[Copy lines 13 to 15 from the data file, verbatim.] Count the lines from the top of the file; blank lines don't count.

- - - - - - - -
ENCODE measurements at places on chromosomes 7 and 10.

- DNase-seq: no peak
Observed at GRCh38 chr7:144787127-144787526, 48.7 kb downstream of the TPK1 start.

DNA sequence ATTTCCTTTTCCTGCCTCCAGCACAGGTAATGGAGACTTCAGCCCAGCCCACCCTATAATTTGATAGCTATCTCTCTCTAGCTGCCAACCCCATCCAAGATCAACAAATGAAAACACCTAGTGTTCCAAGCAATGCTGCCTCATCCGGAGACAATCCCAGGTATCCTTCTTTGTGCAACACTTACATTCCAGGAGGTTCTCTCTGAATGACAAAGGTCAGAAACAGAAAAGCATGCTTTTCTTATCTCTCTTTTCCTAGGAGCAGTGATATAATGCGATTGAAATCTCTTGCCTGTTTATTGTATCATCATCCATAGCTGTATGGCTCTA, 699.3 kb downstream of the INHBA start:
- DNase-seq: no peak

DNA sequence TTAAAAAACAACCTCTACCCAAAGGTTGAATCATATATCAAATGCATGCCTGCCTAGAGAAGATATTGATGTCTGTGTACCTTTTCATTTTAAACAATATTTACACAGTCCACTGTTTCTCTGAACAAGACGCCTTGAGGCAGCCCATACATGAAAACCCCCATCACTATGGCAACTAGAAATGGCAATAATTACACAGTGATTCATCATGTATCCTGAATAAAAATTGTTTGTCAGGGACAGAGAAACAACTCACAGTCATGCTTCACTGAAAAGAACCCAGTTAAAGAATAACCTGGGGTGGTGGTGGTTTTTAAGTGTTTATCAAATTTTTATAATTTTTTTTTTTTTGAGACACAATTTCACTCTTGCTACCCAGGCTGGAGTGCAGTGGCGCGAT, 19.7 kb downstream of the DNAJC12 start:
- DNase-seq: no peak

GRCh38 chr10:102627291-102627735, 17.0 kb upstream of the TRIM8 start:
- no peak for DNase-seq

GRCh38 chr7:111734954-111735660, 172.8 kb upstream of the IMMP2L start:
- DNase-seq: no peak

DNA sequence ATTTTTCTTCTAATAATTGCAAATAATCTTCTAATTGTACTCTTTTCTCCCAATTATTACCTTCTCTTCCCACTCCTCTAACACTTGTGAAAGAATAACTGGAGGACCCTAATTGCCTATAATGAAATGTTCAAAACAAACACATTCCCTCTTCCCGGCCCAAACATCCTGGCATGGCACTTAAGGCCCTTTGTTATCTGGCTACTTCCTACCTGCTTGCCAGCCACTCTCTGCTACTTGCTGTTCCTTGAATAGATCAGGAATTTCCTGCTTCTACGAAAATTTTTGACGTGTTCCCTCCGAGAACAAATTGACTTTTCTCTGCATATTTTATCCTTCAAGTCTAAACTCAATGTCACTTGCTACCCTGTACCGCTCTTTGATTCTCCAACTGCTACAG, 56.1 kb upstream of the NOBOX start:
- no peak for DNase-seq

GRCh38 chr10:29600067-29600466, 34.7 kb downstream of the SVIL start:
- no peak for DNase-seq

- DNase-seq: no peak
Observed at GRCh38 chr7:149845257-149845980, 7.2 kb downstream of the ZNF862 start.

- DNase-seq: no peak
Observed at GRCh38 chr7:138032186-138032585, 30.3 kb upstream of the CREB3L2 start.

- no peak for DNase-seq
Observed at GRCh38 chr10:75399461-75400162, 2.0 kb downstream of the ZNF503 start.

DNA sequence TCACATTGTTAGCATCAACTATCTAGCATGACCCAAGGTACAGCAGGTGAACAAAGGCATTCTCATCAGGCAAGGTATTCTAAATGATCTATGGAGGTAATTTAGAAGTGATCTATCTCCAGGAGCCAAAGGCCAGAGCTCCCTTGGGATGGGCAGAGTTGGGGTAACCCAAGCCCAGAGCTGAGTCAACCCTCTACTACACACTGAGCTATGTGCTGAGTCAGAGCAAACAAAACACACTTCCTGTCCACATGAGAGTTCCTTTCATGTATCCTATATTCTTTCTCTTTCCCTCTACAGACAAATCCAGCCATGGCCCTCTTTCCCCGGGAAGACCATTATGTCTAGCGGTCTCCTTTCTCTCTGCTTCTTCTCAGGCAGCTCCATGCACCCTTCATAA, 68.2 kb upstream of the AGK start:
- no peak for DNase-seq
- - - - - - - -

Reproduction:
- no peak for DNase-seq

GRCh38 chr10:29600067-29600466, 34.7 kb downstream of the SVIL start:
- no peak for DNase-seq